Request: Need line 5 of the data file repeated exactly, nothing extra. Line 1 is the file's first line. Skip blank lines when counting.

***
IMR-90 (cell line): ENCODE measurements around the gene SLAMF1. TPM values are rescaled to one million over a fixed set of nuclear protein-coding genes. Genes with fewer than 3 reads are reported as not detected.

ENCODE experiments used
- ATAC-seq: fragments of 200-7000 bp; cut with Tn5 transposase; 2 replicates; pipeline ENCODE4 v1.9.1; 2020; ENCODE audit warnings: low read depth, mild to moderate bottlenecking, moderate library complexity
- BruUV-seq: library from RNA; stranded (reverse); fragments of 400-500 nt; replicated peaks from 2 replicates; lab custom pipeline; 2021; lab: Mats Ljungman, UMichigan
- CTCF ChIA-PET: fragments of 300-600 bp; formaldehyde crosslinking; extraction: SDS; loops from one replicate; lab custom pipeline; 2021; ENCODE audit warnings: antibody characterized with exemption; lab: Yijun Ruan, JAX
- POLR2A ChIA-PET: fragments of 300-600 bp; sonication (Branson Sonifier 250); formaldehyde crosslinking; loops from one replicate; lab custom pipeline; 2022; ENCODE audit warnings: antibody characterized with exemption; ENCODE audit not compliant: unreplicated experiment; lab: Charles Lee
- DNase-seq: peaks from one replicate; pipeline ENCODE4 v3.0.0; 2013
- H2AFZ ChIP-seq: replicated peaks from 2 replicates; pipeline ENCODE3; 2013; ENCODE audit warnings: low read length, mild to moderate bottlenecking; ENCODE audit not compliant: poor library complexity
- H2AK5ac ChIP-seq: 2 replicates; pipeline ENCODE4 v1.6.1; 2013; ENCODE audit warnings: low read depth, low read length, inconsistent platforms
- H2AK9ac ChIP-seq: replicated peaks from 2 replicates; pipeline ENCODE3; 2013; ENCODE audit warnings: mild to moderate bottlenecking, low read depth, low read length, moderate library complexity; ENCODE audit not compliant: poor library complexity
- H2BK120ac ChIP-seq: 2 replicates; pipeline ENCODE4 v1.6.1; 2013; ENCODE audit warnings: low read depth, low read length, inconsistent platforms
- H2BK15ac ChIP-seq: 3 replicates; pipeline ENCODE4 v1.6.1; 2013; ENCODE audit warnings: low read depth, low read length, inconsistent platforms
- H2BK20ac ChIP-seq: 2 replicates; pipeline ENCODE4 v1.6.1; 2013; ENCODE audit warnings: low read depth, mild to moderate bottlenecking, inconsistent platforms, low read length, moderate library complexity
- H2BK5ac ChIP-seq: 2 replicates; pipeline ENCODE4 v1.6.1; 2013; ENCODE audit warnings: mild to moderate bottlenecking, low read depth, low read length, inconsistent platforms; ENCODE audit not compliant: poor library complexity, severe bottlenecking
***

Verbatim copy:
- CTCF ChIA-PET: fragments of 300-600 bp; formaldehyde crosslinking; extraction: SDS; loops from one replicate; lab custom pipeline; 2021; ENCODE audit warnings: antibody characterized with exemption; lab: Yijun Ruan, JAX